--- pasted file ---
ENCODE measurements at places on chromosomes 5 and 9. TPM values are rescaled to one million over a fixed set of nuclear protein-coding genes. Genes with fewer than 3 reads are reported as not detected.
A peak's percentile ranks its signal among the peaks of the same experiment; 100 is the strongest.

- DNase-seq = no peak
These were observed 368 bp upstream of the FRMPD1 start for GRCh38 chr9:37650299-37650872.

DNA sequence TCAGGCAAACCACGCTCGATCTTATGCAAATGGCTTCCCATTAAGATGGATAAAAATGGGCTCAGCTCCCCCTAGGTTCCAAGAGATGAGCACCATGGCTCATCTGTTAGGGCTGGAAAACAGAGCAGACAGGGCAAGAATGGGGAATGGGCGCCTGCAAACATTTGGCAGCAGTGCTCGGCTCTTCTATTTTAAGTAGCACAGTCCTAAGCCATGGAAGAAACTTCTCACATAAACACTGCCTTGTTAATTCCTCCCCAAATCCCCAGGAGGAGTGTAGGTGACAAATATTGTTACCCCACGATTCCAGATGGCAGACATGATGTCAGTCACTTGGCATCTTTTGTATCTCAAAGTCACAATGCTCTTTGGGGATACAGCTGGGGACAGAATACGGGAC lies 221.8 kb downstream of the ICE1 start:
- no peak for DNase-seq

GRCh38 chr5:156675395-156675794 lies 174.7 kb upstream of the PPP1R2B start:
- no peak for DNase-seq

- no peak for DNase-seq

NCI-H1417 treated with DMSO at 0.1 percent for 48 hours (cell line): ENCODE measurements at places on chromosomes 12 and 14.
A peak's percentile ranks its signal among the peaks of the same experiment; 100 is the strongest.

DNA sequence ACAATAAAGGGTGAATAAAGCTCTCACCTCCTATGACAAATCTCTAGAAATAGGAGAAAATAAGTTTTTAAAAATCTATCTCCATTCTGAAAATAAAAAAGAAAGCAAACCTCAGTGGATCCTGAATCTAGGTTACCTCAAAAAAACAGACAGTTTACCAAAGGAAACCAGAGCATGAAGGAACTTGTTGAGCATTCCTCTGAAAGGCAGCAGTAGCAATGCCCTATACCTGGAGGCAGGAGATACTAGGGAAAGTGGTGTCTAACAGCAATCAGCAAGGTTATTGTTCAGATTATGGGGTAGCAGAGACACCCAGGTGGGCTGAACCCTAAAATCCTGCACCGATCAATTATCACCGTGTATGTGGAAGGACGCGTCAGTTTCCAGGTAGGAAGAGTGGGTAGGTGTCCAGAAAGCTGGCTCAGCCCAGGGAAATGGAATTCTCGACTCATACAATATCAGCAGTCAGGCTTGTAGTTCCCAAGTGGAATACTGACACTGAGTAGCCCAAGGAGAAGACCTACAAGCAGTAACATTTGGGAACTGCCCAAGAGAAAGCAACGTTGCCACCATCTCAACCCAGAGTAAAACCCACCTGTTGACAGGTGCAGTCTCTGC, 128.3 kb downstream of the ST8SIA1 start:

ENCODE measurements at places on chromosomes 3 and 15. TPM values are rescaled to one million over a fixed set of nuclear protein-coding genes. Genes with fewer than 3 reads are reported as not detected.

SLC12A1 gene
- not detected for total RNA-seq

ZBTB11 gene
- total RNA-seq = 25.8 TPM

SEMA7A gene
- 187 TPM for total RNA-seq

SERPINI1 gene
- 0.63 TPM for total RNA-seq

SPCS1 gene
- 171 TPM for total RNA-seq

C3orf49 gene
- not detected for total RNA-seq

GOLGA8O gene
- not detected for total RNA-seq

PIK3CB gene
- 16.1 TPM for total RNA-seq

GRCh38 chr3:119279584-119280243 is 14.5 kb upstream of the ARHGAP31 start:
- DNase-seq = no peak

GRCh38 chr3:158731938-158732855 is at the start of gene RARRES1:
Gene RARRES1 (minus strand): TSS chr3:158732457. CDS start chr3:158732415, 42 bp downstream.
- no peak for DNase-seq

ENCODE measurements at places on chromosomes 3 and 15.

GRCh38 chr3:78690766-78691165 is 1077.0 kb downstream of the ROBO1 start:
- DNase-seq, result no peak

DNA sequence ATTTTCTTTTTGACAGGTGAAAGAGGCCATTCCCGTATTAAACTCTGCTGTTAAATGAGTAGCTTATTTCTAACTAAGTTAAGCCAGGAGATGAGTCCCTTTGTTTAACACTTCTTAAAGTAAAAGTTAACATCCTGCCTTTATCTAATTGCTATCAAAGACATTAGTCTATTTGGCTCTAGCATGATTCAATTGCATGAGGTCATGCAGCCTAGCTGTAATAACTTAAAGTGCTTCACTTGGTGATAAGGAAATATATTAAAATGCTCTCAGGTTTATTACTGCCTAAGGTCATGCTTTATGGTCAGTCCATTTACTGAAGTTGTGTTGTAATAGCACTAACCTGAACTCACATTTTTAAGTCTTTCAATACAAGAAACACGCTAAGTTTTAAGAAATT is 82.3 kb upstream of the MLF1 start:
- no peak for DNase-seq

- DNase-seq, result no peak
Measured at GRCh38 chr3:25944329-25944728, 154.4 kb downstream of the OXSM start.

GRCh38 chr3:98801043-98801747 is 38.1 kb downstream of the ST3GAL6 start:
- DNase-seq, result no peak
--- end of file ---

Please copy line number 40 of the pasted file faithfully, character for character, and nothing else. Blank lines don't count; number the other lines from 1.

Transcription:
- DNase-seq, result no peak